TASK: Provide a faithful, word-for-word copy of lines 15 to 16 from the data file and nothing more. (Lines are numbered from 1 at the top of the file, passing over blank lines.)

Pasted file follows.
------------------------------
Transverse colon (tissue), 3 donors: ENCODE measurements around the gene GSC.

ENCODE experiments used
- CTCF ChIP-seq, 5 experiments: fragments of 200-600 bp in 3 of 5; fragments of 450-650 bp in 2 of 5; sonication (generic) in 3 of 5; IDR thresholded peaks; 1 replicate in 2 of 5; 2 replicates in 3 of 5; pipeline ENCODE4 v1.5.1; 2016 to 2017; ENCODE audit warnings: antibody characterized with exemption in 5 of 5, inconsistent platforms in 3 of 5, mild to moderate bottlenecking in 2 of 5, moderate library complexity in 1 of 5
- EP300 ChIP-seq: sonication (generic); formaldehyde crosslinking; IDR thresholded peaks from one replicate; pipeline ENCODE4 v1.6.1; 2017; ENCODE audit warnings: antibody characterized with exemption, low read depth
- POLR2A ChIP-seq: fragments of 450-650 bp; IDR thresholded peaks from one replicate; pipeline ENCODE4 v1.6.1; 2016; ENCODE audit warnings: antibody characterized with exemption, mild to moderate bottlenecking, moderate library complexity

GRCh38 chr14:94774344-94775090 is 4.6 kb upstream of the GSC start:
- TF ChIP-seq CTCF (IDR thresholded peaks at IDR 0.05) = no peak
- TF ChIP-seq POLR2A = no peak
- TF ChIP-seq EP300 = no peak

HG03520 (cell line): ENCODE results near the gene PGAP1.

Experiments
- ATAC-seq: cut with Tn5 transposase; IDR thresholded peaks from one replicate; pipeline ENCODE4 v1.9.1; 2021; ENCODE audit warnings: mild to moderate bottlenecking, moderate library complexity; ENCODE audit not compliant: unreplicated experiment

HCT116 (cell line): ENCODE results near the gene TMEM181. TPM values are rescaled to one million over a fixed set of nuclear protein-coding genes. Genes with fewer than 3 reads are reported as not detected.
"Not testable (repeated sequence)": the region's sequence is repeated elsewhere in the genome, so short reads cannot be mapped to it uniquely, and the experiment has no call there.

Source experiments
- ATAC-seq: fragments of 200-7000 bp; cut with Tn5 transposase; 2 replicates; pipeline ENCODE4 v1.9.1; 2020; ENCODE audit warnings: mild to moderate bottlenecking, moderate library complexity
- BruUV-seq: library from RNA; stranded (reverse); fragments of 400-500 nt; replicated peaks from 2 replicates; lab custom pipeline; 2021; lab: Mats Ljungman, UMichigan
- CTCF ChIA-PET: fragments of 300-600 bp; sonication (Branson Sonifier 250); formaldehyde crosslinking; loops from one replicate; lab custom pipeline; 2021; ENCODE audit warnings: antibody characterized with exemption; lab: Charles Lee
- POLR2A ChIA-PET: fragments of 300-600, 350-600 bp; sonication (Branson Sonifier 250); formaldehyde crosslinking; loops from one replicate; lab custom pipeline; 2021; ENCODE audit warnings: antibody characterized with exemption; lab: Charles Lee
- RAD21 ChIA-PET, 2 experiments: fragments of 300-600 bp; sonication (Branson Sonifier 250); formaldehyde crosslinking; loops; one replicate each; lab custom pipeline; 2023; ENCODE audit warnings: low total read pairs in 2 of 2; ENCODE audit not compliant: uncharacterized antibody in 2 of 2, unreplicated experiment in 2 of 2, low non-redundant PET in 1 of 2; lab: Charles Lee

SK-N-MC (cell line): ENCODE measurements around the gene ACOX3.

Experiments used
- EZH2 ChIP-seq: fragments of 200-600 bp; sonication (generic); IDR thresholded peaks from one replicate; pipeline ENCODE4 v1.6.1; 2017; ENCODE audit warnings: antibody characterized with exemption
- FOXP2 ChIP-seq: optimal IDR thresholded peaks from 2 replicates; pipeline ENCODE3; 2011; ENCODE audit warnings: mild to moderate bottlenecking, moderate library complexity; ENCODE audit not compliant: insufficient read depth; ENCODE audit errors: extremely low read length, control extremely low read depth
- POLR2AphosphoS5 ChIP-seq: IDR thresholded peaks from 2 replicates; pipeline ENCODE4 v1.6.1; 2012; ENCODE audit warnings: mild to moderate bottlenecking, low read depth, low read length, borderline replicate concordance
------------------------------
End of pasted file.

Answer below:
Source experiments
- ATAC-seq: fragments of 200-7000 bp; cut with Tn5 transposase; 2 replicates; pipeline ENCODE4 v1.9.1; 2020; ENCODE audit warnings: mild to moderate bottlenecking, moderate library complexity